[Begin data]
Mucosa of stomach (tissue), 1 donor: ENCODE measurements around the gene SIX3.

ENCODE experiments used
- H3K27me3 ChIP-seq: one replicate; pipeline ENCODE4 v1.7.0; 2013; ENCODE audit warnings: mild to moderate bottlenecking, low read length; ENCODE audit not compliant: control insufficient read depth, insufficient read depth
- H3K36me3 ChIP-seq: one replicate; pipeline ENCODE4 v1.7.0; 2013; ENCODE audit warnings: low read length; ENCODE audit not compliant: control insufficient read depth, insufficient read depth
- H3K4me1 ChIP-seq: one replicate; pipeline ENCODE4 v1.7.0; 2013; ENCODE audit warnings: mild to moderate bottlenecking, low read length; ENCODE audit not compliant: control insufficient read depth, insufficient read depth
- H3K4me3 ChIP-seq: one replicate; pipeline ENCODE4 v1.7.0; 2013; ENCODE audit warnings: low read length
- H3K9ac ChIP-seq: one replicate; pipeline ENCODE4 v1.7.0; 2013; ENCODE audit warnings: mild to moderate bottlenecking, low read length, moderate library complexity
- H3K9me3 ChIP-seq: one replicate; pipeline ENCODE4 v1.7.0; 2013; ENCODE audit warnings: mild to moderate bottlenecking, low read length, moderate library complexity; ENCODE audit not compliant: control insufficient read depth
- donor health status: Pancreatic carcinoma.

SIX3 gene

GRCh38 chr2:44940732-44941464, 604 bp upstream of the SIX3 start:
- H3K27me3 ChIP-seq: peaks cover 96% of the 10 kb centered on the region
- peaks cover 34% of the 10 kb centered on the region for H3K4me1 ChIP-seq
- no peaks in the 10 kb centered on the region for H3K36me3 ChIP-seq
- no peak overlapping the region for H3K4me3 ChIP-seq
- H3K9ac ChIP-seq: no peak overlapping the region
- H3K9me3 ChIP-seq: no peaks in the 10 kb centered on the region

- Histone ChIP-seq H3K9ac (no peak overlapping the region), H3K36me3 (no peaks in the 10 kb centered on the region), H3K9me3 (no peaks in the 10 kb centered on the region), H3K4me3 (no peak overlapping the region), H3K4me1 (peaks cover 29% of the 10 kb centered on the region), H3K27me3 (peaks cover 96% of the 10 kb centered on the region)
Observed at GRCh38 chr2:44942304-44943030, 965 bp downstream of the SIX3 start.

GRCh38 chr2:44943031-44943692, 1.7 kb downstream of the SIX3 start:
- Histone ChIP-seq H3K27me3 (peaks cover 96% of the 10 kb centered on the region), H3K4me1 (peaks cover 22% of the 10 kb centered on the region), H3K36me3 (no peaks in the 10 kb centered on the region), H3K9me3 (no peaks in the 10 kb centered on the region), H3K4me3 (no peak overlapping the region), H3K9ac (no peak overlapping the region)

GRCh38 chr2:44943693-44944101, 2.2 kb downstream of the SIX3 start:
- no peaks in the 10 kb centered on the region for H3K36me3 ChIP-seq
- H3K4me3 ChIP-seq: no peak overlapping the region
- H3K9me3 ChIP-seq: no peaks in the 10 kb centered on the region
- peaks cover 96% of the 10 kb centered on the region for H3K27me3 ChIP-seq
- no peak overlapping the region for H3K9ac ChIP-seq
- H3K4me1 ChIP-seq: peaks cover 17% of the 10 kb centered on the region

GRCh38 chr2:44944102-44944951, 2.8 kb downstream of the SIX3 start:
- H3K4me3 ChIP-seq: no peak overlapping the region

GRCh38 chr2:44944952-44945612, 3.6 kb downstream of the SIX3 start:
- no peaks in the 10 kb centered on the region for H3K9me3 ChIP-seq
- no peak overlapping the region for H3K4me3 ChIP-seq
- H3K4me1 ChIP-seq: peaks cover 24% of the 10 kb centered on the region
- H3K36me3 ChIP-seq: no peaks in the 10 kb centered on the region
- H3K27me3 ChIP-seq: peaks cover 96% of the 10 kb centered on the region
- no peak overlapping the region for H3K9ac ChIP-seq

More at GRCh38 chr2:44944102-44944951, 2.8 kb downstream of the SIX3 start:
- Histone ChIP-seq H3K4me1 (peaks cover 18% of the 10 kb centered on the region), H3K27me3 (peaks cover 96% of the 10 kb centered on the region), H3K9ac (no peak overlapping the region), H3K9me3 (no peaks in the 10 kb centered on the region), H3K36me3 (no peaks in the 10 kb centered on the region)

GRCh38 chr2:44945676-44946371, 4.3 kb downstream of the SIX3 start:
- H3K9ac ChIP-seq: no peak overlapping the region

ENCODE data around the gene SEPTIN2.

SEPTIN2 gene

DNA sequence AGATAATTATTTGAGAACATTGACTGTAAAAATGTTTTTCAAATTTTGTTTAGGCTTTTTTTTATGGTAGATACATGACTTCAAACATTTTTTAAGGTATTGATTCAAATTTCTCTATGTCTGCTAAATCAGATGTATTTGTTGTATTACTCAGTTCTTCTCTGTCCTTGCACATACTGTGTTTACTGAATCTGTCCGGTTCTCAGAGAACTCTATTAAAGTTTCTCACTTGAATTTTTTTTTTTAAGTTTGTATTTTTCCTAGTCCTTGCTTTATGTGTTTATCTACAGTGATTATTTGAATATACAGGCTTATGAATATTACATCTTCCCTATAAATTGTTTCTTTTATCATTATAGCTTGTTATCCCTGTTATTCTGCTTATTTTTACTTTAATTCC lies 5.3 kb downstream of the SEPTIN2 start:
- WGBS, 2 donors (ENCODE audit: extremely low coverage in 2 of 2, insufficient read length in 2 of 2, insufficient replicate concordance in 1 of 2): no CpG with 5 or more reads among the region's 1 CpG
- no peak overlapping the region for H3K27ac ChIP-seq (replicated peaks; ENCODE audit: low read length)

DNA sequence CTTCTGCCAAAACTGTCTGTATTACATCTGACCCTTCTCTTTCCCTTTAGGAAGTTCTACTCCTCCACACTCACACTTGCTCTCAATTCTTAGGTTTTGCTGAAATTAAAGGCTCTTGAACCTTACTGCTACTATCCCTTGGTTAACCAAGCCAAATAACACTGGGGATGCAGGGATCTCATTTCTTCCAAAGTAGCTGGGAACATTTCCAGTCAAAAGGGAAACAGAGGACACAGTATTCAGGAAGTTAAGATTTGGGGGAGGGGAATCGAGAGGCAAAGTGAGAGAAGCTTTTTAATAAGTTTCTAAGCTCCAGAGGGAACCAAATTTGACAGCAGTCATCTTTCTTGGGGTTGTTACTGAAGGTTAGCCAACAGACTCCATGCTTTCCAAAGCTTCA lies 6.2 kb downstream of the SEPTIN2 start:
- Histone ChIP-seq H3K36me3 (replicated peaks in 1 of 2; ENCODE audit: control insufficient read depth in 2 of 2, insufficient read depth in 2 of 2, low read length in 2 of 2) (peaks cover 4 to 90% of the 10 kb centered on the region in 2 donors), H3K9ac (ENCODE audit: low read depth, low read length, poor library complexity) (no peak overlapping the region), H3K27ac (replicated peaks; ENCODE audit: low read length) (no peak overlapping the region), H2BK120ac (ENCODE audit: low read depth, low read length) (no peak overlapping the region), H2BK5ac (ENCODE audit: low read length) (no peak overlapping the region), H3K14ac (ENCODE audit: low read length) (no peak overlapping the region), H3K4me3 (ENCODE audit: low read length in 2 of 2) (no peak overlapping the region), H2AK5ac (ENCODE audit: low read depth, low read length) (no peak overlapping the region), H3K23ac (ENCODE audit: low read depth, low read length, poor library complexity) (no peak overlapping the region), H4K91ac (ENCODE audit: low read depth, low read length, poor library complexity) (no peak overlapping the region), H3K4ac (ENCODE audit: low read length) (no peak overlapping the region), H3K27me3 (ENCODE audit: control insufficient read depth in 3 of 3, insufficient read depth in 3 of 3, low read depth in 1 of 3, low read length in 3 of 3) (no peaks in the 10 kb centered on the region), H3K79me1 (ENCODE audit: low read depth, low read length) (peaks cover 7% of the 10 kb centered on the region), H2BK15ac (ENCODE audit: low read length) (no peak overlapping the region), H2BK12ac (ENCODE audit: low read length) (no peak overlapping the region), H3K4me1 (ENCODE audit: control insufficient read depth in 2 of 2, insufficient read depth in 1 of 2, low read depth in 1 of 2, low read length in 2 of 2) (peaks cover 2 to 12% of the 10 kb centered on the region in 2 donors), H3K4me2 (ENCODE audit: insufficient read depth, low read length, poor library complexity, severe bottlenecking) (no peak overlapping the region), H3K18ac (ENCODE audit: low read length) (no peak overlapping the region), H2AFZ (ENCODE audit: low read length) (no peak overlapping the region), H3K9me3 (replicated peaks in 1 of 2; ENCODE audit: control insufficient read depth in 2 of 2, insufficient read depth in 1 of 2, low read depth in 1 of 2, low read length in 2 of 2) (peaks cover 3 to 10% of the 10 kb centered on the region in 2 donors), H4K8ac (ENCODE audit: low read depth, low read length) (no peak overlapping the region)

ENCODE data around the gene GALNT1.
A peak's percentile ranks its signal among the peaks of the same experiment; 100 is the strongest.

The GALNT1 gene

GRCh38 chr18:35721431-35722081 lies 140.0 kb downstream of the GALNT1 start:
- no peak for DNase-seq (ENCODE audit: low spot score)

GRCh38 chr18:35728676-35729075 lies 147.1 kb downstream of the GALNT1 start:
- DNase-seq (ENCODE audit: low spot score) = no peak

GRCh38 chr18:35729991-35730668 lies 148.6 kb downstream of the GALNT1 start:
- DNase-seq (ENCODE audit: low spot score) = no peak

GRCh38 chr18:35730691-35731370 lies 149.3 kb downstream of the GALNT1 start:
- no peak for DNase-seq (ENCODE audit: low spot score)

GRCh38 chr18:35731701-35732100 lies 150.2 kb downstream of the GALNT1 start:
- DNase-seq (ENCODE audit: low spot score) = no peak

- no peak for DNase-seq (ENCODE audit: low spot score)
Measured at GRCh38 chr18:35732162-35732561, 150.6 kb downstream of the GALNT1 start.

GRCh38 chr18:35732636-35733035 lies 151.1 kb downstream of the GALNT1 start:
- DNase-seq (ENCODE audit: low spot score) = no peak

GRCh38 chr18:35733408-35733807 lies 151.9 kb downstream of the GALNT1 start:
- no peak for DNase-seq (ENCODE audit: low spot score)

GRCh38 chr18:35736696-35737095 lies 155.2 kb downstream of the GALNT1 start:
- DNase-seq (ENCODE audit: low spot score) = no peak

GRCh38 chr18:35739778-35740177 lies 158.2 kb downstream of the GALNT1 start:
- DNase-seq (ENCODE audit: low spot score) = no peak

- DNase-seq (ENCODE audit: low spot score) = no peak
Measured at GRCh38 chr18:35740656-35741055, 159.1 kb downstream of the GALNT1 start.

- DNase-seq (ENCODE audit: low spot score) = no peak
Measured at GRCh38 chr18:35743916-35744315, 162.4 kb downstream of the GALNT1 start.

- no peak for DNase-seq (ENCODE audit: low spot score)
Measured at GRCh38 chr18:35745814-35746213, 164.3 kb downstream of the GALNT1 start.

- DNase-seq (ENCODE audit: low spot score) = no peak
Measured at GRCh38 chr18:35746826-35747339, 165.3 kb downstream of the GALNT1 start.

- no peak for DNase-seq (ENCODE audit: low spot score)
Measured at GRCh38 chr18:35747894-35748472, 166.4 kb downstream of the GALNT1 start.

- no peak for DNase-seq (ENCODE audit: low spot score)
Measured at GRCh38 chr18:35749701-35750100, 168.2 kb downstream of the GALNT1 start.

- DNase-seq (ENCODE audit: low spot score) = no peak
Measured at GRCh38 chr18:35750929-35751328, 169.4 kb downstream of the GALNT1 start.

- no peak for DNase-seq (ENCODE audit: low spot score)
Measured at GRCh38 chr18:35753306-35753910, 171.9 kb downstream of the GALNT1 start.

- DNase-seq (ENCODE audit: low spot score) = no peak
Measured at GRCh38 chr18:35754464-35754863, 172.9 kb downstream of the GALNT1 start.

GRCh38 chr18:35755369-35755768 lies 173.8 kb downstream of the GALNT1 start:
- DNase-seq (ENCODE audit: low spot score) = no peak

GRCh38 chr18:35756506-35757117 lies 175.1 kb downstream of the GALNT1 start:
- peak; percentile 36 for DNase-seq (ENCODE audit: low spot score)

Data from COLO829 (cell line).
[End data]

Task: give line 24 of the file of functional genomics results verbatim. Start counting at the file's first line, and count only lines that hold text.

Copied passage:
- H3K4me3 ChIP-seq: no peak overlapping the region